Students of higher education use a variety of resources to help cover their tuition and other school expenses. Gifted academics and athletes, for example, earn coveted college cash through scholarships recognizing them for outstanding achievement in the classroom and on the field. And those who qualify, use grants from the Federal Government and other agencies to offset school costs. Both of these forms of student aid involve funds that don’t require repayment, so they shave college expenses directly, lowering the overall cost of higher education for qualified participants.
Beyond the “free money” provided by grants and scholarships, college students turn to education loans offered exclusively for tuition, books, and related expenses. In the United States, the best student loan terms are found on government-backed financial aid issued by the William D. Ford Federal Direct Loan Program. Under this widely utilized program, students enjoy favorable interest rates around 3.0% and repayment plans designed to accommodate a variety of situations.
Though there is a great deal of flexibility built-in to the program, loans are loans, which must ultimately be repaid – with interest. And though loans backed by the Department of Education are the most forgiving, some students also turn to private student loans to bridge the higher education affordability gap. Private loans from banks and credit unions carry higher interest rates than subsidized government loans, so they are often used to supplement federal loans when there is additional financial need. In either case, borrowers are bound to payment agreements, which govern the terms and duration of repayment. The following approaches help students protect their credit as they move out of student loan debt.
Avoid Additional Debt
Most student loans come due after graduation, so it is important to anticipate when your payments start and budget appropriately for monthly repayment obligations. To keep expenses manageable following graduation, avoid making major purchases that might stretch you thin meeting student loan payment obligations. Even if you’ve found employment, hold-off on buying a new car or making other capital purchases. If you need to make a major purchase, reevaluate your budget once you’ve established a track record of loan repayment success, to make sure your bases are covered.
Student Loan Consolidation
While pursuing higher education, many students accumulate multiple student loans, issued at various times during college. As a result, recent graduates find themselves with more than one repayment date each month, with unique terms and conditions attached to each loan. In many cases, student loan consolidation leads to better repayment terms for borrowers. Under such programs, multiple loans are brought under a single repayment umbrella, which frequently results in lower interest rates and a single monthly payment. Consolidation programs are especially helpful for students who seek lower payments. Though consolidation may extend the total number of payments, reducing monthly obligations helps borrowers keep pace with repayment.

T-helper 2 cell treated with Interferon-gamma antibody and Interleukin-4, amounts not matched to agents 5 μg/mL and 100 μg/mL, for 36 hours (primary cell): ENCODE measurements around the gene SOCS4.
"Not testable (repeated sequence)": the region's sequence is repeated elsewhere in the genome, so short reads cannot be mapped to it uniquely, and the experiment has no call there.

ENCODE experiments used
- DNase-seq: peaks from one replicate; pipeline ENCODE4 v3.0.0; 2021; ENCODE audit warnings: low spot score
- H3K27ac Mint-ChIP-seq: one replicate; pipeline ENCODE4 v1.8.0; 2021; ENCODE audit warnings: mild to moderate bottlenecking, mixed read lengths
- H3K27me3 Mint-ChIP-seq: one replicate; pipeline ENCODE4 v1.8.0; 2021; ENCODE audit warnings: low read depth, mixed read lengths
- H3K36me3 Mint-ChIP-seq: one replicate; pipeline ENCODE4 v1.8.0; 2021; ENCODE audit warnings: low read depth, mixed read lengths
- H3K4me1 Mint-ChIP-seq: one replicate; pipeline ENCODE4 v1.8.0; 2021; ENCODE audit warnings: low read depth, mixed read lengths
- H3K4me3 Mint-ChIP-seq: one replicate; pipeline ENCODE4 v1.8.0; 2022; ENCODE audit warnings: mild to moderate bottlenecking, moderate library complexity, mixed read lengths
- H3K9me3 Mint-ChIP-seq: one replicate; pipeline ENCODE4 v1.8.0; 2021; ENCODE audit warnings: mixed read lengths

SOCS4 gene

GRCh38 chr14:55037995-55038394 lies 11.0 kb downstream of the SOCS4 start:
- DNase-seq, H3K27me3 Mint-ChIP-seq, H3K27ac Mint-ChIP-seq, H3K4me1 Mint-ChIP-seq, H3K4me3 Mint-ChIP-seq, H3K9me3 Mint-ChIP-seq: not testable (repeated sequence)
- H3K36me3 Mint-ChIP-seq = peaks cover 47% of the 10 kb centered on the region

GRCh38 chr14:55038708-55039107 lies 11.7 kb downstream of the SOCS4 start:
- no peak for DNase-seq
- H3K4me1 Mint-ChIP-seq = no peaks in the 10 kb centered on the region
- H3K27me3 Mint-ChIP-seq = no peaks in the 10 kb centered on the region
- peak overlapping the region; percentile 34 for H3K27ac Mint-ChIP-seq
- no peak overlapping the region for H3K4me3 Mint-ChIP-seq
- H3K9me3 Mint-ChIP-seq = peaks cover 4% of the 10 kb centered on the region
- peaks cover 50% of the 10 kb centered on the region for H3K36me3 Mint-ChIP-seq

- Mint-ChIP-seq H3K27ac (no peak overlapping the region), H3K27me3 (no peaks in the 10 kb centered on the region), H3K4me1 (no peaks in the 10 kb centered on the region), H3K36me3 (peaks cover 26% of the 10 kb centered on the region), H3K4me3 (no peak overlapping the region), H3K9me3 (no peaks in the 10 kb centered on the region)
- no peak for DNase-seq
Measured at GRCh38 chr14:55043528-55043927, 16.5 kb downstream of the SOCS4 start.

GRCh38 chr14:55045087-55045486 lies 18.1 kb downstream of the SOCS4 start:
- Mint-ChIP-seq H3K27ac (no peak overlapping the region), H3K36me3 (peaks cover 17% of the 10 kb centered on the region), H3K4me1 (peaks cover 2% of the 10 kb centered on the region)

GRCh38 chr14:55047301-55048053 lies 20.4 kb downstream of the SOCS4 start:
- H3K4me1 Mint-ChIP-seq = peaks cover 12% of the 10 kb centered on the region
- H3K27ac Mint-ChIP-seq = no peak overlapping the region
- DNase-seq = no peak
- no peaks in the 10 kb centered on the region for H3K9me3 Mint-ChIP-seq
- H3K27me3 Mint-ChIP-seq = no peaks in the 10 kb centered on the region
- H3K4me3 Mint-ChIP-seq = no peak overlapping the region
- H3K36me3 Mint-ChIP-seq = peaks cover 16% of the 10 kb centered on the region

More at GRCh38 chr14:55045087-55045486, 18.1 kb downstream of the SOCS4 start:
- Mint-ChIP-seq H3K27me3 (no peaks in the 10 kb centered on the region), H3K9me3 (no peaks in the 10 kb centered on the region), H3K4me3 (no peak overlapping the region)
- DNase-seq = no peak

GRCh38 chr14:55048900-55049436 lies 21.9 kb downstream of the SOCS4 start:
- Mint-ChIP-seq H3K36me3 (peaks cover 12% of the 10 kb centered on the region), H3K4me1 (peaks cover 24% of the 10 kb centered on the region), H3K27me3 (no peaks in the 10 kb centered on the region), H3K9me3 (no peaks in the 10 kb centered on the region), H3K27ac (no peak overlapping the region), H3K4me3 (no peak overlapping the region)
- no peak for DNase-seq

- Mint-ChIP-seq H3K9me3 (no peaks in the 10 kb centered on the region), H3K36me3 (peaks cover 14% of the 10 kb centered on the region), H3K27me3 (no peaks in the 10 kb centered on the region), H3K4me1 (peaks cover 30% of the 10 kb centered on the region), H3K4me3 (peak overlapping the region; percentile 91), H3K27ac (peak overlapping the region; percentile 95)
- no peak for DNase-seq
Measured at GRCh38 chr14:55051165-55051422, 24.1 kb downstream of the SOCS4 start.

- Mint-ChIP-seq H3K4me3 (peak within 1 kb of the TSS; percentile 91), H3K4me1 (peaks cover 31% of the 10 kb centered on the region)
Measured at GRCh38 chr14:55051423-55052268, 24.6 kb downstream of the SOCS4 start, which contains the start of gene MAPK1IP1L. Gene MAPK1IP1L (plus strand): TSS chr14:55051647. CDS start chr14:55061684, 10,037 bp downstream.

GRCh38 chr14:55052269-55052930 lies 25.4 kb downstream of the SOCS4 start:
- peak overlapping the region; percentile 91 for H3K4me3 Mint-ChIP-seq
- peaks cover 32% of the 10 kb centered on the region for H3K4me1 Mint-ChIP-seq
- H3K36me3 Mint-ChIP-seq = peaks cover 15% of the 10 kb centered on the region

Lower Living Expenses
Entry-level employment doesn’t always provide income sufficient to cover student loan payments following graduation. To move out of debt, underpaid graduates find ways to reduce their living expenses, aligning them with their personal ability to pay. Sharing accommodations with roommates, for example, reduces the cost of living during the lean years of early employment, enabling student borrowers to manage debt and reduce principal. And alternative transportation, like bus, bike or carpool also economizes living expenses, leading to accelerated student loan repayment.
For those students earing degrees in certain fields, loan forgiveness provides a valuable opportunity for funding student loans. Under such programs, graduates commit to service agreements in exchange for loan forgiveness. Some teachers, for example, qualify for loan forgiveness up to $17,500, through the federally backed program designed to lure students into the profession. In exchange for five years’ worth of service at designated schools servicing low-income districts, graduates are off the hook for outstanding student debt.
Knowing your options is the key to moving out of student loan debt. Policies change, so it is important to stay atop developments, ensuring you are on the best path to repayment. Forbearance and deferment options, for example, provide breathing room when repayment resources are limited, as well as income-based repayment options tied directly to your take home pay.
These and other flexible structures help student borrowers avoid repayment default, which leads to additional credit difficulties for borrowers in arrears. By consolidating loans and managing living expenses, most borrowers lock-in to reasonable student loan repayment plans they can cover. When difficulties arise, a proactive approach with lenders brings about solutions appropriate for each case, enabling borrowers to eventually move out of student debt.
Daphne Holmes, Guest Contributor
She is a writer from arrestrecords.com.
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My teaching program placed me in a classroom that was violating discrimination laws. When I brought this up I was forced out of the program. Will I be able to have my student loans forgiven?